His Major Works

It was not until much later in his life that did Smetana came to some stable ground both for his personal and professional life. In 1856 he had the opportunity to become the conductor of the Philharmonic Society of Goteborg. He stayed at this stage until 1861 and it is also where we find him creating his nationalistic works. He composed here his first symphonic poems. By this very time the nationalist movement in Czechoslovakia was mounting high in Bohemia where Smetana was now staying. With a few blows by the German, the movement was now again gaining force, and history is evident that this was partly because of the musical nationalist efforts of Smetana. His works, The Brandenburgers in Bohemia, The Bartered Bride, The Two Widows and Dalibor and Libuse are remarkably notable for their nationalistic fervor. The latter two, however, are regarded as his most nationalistic of works. Ma Vlast is another set of six nationalistic symphonic tone poems that he composed. Ma Vlast (My Country), is one of the most important as well as prominent works of Smetana. A cycle of six poems (all symphonic) is described in the words of Smetana expert John Clapham as “the musician’s “vast instrumental monument to his nation”. It was the influence of Liszt over Smenata that encouraged him to adopt this format of the symphonic poem: descriptive. Although it might be correct that Smetana does not offer as melodic and harmonic of compositions as those with Liszt, there is no doubt in the observation that he is far naturally expressive and fresher. He composed this work at a time when he was going out of his hearing power and found it hard to keep balance. The Bartered Bride is another very famous of his work that spoke in a high tone of his fervor. It was also translated into German. The original version of this work was in two acts and the dialogue was spoken. It was later modified by some insertion including polka. It was in 1870 that Smetana replaced the spoken dialogue with recitative. This work was staged and had the flavor of an amiable picture of that time village life of Bohemia. This work reflected the originality and spirit of Czech folk music as well as dance. This work established Smetana’s position as an expert musician and won him a place as National Theater chief conductor (Decclassics.com, n.d.).

Frederick Chopin from Poland

Frederick Chopin from Poland is another notable name in the musical nationalism of the 19th century. Like many of the nineteenth century musicians, his works have also been studied to chase the flavor of nationalism. Nationalism, as such, finds a dominant place in Chopin’s musical works. It is also supported by the times in which Chopin was living; Unique political events were happening around. Recently much of the scholarly attention with regard to Chopin’s work has shifted to his reputation as a nationalist whose works are examined with regard to excellence and not what kind of appreciation these works received from the audience. A number of his works have been put to close examination to see what nationalist ingredients are put in these works. Some of these examined works area polonaises, mazurkas, and others with distinctly Polish historical background and its association with nationalism. What the examination has up to date returned is that Chopin’s intentions do not necessary stand to lend or indicate a strong nationalist intention. Another observation comes from the number of compositions that he undertook. He merely composed fifteen polonaises and just six of them got his approval to be published. However, through this genre the remarkable contribution that Chopin made to the musical scene was that the Preludes are among finest of musical works. Moreover, he introduced polonaise rhythms.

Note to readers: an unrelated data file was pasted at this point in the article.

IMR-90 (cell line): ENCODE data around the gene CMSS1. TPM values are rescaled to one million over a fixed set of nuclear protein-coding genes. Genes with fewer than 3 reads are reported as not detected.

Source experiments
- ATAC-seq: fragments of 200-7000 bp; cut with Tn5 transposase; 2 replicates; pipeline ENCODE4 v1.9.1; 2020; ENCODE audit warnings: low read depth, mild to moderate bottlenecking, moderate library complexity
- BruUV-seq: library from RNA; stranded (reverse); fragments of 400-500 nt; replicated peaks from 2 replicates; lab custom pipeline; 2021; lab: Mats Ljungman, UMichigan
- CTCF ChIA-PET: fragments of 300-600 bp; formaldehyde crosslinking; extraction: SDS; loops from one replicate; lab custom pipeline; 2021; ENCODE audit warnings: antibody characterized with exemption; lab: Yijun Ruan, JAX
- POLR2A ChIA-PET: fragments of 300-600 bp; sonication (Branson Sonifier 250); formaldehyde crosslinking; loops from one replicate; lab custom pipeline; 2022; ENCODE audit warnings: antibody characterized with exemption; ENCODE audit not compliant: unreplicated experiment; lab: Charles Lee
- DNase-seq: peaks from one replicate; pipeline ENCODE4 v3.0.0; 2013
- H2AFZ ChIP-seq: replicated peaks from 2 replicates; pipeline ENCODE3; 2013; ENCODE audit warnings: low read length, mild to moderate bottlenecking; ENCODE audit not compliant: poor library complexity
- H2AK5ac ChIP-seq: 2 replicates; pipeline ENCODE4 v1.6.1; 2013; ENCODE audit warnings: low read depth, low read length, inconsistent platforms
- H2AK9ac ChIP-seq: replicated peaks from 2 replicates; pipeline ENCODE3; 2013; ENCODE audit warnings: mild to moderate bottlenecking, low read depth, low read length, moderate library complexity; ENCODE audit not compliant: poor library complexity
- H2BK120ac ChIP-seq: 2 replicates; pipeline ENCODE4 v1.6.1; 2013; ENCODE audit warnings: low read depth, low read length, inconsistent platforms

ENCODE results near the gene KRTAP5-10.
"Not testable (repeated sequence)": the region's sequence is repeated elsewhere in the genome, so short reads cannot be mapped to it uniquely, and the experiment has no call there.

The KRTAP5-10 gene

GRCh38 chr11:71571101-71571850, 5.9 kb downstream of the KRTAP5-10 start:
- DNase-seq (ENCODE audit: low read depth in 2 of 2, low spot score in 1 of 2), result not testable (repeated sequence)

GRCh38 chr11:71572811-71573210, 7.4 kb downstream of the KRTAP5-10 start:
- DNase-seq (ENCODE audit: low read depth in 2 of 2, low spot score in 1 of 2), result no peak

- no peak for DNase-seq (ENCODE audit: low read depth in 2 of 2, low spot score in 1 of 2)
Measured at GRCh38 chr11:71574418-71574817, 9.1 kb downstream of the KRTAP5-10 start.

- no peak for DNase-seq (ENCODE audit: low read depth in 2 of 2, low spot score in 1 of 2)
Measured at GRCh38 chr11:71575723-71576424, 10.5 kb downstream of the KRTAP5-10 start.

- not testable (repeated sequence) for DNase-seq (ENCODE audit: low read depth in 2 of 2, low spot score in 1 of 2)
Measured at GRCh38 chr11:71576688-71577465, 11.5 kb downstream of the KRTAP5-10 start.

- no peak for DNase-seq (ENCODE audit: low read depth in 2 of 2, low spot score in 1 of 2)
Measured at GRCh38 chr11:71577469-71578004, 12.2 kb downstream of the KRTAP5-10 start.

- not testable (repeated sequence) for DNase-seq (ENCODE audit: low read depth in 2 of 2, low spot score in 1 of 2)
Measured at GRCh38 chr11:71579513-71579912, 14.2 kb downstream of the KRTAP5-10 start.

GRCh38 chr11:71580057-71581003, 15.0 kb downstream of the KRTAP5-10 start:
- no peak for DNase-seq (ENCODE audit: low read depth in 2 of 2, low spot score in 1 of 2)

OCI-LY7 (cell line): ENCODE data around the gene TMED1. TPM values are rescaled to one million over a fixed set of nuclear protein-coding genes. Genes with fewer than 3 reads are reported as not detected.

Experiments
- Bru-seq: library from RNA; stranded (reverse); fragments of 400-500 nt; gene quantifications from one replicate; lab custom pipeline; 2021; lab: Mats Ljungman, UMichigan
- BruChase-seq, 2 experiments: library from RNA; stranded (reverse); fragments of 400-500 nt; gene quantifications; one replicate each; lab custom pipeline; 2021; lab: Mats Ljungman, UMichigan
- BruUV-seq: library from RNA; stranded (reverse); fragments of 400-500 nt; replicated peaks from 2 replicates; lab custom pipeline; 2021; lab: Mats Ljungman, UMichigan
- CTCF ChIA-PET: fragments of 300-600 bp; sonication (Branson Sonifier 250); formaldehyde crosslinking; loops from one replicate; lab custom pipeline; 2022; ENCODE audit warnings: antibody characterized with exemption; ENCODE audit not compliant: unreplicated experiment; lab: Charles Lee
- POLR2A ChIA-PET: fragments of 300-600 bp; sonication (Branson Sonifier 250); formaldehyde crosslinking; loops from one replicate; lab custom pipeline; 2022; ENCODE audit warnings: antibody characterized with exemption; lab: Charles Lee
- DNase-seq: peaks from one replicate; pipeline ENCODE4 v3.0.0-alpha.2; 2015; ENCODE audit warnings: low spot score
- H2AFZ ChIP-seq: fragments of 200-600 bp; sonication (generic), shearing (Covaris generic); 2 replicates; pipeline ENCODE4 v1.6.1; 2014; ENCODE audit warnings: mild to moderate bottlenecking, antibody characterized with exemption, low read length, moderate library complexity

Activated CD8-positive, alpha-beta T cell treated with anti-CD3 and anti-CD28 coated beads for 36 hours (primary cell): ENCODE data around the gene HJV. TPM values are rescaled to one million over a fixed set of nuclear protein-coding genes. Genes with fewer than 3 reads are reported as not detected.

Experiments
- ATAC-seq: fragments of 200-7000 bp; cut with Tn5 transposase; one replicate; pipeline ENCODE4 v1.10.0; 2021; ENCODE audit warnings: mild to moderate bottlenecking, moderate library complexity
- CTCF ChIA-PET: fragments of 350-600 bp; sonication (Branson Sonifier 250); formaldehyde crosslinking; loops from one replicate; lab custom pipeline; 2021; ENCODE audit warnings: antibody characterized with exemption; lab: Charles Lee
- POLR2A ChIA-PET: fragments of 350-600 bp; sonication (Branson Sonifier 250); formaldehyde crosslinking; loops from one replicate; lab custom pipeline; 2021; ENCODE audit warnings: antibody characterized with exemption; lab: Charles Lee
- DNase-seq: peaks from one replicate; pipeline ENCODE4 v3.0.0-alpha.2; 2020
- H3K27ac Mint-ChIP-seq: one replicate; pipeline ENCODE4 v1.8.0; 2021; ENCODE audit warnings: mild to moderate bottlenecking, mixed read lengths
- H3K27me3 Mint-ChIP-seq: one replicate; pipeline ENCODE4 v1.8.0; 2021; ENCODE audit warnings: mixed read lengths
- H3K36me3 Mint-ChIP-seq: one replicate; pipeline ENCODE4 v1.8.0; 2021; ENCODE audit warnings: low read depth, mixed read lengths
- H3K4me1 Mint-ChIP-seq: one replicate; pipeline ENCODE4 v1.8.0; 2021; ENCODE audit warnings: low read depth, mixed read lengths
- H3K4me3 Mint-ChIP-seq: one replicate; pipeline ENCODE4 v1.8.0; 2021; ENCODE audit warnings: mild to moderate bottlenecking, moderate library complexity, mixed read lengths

Chopin developed the genre of mazurka and doubtlessly took with it his typical nationalist associations that were Polish in essence. He wrote a number of them and often kept his hand on the writing of these even all through his life. What is so notable in these compositions is the chromatic harmonies scattered around which expel a kind of strange taste. Although these compositions are complex in nature, these are not exotic chromaticism. The Fantasy on Polish Airs, Rondo a la krakowiak, Rondo a la mazur are all composed by him. These works have dance forms, rhythms, and modalities which are clearly Polish in taste and nature. Although as a young pianist he created a number of compositions that were essentially Polish, as a mature artist we do not find in him such overtly sounding Polish tone. These works his life as a young pianist, a young artist in Poland, where he makes use of his ethnic Polish background as “fodder for his artistic creativity” (Bradley, 2008).

Glinka Mikhail